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    $\begingroup$ But the FTA is just what the OP has already mentioned, we are looking for a different approach to show that in this particular case $z^n=1$. $\endgroup$ – gimusi Dec 1 '18 at 19:35
  • $\begingroup$ The FTA is about existence of roots of polynomials with complex coefficients. The fact that the number of roots cannot exceed the degree is a completely independent algebraic fact. $\endgroup$ – egreg Dec 2 '18 at 21:23
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There's an explanation if you represent them in polar co-ordinates and consider that multiplying two complex numbers involves adding their arguments (ie angles) and multiplying their magnitudes (distances from the origin). It turns out they need to have $1$ as their magnitude and be multiples of$\frac{360°}{n}$ apart on the resulting circle, so only $n$ of them will fit.

(This is effectively the same as gimusi's answer.)

Edit: In fact, there are exactly $n$ of them, and they're equally spaced round the circle. The reason should be obvious if you pick one of the candidate angles and multiply it by $n$.

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    $\begingroup$ Thanks. I don't feel I understand a piece of maths until I can explain it in words, so I'm trying to do that! I think the symbols are just a means of manipulating the cincepts, and I'm trying to get better at understanding the conceots. $\endgroup$ – timtfj Dec 1 '18 at 1:18
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First fact: for complex (nonzero) polynomials $f(z)$ and $g(z)$, the degree formula holds: $$ \deg(f(z)g(z))=\deg f(z)+\deg g(z) $$ where $\deg$ denotes the standard polynomial degree.

Proof. If we write $$ f(z)=az^m+f_0(z),\qquad g(z)=bz^n+g_0(z) $$ where $f_0$ and $g_0$ group together the lower degree terms, $a\ne0$ and $b\ne0$, then $$ f(z)g(z)=abz^{m+n}+h(z) $$ where again $h(z)$ has degree less than $m+n$. Thus $f(z)g(z)$ has degree $m+n$. QED

Second fact (basic and well known: if $a$ is a root of the polynomial $f(z)$, then $f(z)$ is divisible by $z-a$.

Now we prove by induction on the degree of $f(z)$ the following statement.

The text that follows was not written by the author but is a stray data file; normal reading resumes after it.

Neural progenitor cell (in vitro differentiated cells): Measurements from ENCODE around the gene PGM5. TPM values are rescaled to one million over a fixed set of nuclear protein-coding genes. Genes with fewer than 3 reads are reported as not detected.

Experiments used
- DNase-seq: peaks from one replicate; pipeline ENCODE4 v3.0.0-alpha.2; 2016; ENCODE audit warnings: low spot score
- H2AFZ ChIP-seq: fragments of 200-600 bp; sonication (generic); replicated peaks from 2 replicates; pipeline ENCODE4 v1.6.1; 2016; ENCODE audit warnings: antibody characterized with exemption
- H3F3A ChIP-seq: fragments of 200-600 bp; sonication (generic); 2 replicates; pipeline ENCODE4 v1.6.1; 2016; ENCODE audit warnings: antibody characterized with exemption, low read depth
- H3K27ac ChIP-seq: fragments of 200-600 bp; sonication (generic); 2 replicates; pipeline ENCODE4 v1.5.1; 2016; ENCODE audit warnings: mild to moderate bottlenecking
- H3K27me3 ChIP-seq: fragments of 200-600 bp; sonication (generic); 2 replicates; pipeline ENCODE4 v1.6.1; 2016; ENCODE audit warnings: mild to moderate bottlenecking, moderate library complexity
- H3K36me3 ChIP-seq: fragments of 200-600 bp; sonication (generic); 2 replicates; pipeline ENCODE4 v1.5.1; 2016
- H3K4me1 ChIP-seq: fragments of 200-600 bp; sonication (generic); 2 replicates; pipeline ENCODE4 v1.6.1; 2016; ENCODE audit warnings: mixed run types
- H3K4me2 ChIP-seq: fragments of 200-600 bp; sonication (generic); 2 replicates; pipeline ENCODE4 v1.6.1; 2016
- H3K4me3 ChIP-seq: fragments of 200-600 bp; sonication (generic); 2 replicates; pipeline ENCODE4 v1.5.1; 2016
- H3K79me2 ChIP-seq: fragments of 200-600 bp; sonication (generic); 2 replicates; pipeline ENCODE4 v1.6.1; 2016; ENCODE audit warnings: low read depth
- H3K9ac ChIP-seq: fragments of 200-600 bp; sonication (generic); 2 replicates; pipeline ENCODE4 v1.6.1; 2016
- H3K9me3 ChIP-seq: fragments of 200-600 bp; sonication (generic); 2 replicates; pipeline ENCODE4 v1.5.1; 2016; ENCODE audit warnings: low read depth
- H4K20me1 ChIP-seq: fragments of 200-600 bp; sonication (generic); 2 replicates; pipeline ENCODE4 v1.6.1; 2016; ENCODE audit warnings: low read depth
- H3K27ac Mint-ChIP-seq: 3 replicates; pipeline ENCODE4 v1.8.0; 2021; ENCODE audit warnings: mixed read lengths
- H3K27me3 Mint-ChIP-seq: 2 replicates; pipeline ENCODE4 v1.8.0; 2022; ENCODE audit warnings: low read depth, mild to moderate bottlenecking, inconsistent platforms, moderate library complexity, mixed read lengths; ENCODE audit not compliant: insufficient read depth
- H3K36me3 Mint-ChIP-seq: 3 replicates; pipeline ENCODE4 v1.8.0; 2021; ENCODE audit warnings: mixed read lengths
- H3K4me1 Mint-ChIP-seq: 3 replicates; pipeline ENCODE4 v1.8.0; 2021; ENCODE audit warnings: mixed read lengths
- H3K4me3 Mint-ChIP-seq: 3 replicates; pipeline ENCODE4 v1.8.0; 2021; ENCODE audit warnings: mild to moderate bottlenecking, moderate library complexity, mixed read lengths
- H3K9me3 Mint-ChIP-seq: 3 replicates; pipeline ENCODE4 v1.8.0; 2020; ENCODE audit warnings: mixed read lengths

Let $f(z)$ be a nonzero polynomial with coefficients in $\mathbb{C}$. Then the number of distinct roots of $f$ cannot exceed the degree of $f$.

The statement is obvious for polynomials of degree $1$. Assume we know it for polynomials of degree $n-1$. Let $f(z)$ have degree $n$ and let $a_1,a_2,\dots,a_m$ be its pairwise distinct roots. By the second fact, we have $f(z)=(z-a_m)g(z)$ and $g(z)$ has degree $n-1$. Now, for $k=1,\dots,m-1$, $$ f(a_k)=(a_k-a_m)g(a_k)=0 $$ and, since $a_k-a_m\ne0$, we conclude $g(a_k)=0$. Therefore $a_1,\dots,a_{m-1}$ are pairwise distinct roots of $g(z)$. By the induction hypothesis, we have $$ m-1\le n-1 $$ and therefore $m\le n$. QED

Note. This proof applies with no change to polynomials having coefficients in an arbitrary domain.

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We have that

$$z^n=1\iff z^n=e^{i2k\pi}$$

and then

$$z_k=e^{i\frac{2k\pi}n} \quad k=0,\ldots,n-1$$

and those are the $n$ roots of unity.

It is trivial to see that the solution is periodic since $e^{i2kπ/n}$ for $k=k_0$ and $k=k_0+n$ represents the same complex number.

Refer also to roots of unity for details.

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    $\begingroup$ This doesn't really explain anything at all. You've shown $n$ solutions, but there's zero reasoning about why there aren't $n + 1$ solutions. In other words, your $\iff$ basically is just a rephrasing of what the asker already knows. $\endgroup$ – T. Bongers Dec 1 '18 at 0:27
  • $\begingroup$ I certainly agree that it's easy to see that $e^{2\pi i k / n}$ satisfy $z^n - 1 = 0$, but I stand by my statement that you haven't shown that these are the only roots of unity. In other words: you have not included any explanation for why a polynomial of degree $n$ has at most $n$ roots. So you've only got half a solution, compared to the other four answers that do address this issue. $\endgroup$ – T. Bongers Dec 1 '18 at 6:02
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    $\begingroup$ So for the briefest possible explanation of my issue with this answer: The question asks why there are at most $n$ roots of unity. You've (not quite, but almost) shown that there are at least $n$ roots of unity. $\endgroup$ – T. Bongers Dec 1 '18 at 6:03
  • $\begingroup$ @T.Bongers I'm assuming that the asker already knows the topic and in particular the complex roots of unity. Once we have given a suggestion for that he/she is able to conclude by him/herself the doubt "Is there Maybe another explaination for this Special case?". Anyway now I've also add what I've already pointed out in the comments. $\endgroup$ – gimusi Dec 1 '18 at 8:17
  • $\begingroup$ My informal "only $n$ of them will fit" and gimusi's remark about the solution being periodic are saying the same thing. But neither of us has quite said explicitly that a repeated root only counts as one root (ie that we're not using the trick of turning the complex plane into a Riemann surface, if I've remembered its name right.) $\endgroup$ – timtfj Dec 1 '18 at 13:10